“I don’t want that question asked,” he scowls. Yes, because if he does, then his relationship is on the table, a bargaining chip. But how can he defend it to himself and to Diane unless he knows whether ending the relationship would make a difference? If Peter’s going to come after him either way, then he doesn’t need to feel guilty. “I’ll find out,” Kalinda tells him. “Good.” He then checks out a file on Donny Pike. Should they be worried about him killing witnesses? Naw, claims Kalinda. It’s unlikely to be retribution against them for their part in his take down. Good to know.
Kalinda stops to answer her phone. “I need some access,” she barges right in, heading out of Will’s office. “Really,” drawls Dana Lodge. “You’ve been wanting a lot of access these days.” Dana’s walking through the courthouse, on Wendy Scott-Carr’s left hand; Cary walks on Wendy’s right. “Okay, well, I may need some access of my own, so I’ll call you right back.” Kalinda? Cary asks. “Yes. She said to say hi,” snarks Dana.
And then the three musketeers have an audience with Peter. “No,” he says simply.
“No?” Wendy can’t quite believe her ears. She’s seated, while Dana and Cary stand. “The budget’s too high.” “It isn’t,” Wendy counters softly. “Peter, we’ve been very careful in analyzing how much time this investigation will take, how much investigator time.” A fourth person, a young woman who might be Peter’s assistant, hands Peter some paperwork. “And how long will it take?” “One year,” Wendy replies calmly. The two stare at each other.
“It sounds like you’re losing your way,” he begins. YES! Yes it does! But she gently takes him to task. “Peter,” she lectures, “I’m here because you asked me to be here. You were worried that if you ran this investigation, you would be tempted to go lightly on your wife’s firm. I applaud that ethical foresight. Now, if I go easier on your wife’s firm, I won’t be fulfilling the task you’ve given me.” “Yes,” he says, “but your task is not to create a new task.” Quite so. “I’m looking into corruption at your wife’s firm,” she defends herself, as if that were the original mandate. Um, recession! Budget crisis! “You guys are just going to have to live within your means.” Huh. So he’s not shutting them down, then, just telling them to rethink their budget? Wendy rises. “You’ve been given the steering wheel,” Peter tells her like a strict father, “but I still put the gas in the car.”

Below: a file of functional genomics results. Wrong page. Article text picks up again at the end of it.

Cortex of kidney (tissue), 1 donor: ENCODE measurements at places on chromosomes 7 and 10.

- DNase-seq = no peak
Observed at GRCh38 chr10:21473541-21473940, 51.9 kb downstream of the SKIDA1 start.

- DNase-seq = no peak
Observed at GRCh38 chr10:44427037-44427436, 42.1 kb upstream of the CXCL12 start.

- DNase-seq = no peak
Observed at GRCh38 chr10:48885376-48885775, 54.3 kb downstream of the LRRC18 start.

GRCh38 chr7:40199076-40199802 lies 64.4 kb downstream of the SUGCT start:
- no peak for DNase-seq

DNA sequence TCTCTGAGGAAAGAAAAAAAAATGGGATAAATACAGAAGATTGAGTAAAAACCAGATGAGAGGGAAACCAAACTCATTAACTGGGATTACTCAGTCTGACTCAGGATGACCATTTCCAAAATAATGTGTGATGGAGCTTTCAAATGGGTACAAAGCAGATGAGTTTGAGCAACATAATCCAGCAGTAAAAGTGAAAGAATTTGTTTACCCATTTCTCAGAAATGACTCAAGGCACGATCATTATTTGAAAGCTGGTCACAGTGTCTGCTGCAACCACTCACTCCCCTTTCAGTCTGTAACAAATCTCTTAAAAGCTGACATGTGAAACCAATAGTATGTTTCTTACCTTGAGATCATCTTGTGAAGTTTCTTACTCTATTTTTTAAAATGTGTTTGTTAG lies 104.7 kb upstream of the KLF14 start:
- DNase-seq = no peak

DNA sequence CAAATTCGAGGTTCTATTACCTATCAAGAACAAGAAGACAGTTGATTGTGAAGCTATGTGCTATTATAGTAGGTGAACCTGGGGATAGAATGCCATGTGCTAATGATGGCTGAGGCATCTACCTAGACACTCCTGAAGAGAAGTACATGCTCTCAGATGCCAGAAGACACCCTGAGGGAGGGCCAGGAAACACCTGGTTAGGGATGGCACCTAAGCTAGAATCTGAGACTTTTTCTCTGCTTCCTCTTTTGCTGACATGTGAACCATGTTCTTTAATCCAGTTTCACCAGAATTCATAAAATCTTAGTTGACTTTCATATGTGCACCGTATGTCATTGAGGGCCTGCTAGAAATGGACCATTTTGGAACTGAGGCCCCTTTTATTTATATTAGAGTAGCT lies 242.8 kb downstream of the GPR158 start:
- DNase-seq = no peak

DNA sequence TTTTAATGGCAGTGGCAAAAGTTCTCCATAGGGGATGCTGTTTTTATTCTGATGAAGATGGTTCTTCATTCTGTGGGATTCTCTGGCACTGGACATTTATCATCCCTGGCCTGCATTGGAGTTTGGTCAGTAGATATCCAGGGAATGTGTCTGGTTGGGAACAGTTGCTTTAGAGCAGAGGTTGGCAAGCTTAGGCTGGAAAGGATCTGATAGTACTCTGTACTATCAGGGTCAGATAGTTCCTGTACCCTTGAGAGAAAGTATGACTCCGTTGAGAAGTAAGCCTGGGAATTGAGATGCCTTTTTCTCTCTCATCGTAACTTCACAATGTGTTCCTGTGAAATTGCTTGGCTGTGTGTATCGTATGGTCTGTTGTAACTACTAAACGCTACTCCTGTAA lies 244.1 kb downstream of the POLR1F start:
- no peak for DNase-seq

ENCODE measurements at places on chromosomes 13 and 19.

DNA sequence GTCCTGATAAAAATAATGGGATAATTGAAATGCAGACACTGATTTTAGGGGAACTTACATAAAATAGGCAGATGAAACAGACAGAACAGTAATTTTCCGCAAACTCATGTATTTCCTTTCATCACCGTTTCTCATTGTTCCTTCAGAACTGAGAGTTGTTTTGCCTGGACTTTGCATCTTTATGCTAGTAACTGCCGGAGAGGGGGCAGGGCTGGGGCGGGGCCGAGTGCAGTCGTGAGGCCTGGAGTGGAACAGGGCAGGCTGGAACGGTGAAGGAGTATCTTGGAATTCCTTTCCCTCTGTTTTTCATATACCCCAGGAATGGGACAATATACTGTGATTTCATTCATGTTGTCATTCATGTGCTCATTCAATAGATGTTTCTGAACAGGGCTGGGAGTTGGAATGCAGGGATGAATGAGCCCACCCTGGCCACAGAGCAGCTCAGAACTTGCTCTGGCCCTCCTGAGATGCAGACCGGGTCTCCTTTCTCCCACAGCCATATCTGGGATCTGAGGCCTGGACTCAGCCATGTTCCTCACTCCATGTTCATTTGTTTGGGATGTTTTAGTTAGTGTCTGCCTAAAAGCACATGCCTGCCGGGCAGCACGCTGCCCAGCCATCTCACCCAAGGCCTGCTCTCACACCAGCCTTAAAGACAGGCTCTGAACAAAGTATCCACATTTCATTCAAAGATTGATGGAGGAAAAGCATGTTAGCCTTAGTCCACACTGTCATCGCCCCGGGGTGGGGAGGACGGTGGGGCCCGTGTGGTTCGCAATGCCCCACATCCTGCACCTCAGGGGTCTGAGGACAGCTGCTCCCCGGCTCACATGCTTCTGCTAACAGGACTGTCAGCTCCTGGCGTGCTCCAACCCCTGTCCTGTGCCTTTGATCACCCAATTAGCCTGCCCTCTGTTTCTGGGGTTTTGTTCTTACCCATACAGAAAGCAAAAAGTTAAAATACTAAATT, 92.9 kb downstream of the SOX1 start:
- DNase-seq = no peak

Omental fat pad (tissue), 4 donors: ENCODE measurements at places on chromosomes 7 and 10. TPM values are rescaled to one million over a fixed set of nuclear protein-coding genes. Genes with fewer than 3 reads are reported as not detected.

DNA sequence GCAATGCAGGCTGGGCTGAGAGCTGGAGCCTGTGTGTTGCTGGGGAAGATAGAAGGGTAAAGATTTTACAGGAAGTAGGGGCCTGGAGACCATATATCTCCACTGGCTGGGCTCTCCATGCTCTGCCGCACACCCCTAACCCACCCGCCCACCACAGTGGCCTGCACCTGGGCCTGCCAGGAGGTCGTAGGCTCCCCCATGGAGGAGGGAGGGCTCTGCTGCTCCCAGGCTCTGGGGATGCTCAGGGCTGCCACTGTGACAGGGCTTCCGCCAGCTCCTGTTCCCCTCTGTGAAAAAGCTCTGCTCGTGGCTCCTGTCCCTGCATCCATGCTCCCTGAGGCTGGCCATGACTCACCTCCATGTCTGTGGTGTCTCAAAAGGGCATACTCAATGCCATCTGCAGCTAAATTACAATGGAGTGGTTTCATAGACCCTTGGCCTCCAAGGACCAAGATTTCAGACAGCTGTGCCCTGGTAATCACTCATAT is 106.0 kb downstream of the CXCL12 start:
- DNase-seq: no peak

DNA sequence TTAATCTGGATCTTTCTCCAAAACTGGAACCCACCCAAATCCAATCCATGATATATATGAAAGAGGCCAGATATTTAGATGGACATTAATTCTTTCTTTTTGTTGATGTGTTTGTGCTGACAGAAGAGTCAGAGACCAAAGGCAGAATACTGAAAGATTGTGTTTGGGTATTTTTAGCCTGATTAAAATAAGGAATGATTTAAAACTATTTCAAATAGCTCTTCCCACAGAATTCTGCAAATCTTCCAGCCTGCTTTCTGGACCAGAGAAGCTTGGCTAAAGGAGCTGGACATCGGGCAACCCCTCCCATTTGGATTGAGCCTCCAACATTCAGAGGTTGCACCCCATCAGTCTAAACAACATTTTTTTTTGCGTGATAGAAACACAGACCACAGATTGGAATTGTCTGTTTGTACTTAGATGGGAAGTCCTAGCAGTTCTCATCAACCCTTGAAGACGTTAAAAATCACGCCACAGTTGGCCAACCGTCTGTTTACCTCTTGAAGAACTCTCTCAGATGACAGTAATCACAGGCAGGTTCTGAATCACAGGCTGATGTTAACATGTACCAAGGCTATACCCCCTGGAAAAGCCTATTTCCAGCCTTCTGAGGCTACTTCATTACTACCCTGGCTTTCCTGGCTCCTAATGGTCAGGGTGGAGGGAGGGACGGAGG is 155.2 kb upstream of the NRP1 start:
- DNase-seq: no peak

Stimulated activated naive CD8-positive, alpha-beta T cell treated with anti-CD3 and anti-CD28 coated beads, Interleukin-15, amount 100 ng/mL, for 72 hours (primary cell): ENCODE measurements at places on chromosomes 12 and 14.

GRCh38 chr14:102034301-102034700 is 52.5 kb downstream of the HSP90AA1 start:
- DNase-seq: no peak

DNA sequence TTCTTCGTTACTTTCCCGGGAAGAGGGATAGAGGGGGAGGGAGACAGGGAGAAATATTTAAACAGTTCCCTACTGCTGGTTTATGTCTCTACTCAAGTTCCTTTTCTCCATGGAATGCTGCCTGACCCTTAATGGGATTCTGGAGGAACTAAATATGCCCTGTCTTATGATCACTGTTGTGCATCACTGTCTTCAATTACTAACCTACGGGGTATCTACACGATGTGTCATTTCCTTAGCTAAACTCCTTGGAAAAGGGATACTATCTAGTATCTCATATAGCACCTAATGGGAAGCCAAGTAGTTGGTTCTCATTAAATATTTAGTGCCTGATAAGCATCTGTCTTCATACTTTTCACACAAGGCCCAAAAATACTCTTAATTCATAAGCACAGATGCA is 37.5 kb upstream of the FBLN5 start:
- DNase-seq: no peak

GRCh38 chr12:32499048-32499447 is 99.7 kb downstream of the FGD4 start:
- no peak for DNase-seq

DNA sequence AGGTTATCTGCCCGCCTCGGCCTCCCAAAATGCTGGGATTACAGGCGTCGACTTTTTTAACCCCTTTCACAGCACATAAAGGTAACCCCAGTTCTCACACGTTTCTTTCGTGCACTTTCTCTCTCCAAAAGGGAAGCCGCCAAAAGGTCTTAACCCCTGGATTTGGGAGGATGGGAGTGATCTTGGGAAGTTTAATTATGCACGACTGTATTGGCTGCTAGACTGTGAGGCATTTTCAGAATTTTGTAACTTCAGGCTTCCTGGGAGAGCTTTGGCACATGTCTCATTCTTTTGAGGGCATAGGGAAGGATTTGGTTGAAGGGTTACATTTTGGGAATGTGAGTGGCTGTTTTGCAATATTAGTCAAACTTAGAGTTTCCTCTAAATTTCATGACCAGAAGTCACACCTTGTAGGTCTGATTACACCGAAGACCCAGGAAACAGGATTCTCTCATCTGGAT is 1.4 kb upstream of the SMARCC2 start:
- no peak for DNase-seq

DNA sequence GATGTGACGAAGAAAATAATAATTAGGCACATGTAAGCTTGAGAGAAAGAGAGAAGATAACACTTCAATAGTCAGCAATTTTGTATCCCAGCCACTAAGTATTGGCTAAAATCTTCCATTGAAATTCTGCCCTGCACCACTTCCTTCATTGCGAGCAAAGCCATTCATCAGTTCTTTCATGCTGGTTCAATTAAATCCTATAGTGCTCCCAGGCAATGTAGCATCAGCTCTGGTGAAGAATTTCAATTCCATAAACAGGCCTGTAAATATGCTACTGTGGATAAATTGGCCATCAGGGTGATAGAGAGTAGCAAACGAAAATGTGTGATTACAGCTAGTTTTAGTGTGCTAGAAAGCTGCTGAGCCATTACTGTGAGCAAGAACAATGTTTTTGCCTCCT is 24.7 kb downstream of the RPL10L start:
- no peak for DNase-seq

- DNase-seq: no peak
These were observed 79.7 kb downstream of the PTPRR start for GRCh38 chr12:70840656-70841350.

“I need a freelance investigator who’s good and cheap,” Wendy muses as she strides out through the hall. They’re all tied up, Cary the passive aggressive obstructionist claims. “What about Andrew Wiley?” Dana wonders. Wendy pounces. Who? “A freelancer. His wife’s rich, so he doesn’t need the money. He’s a friend of yours, isn’t he, Cary?” Cary doesn’t like this idea at all; he’s pretty soured on Andrew these days. “He tends to go a bit free range, hard to control,” Cary downplays. “Kind of like me!” Wendy grins in delight. “I’m not editorializing, just describing,” Cary backpedals. And of course that wasn’t what he meant, even if it’s true. “Let’s meet your friend,” Wendy insists.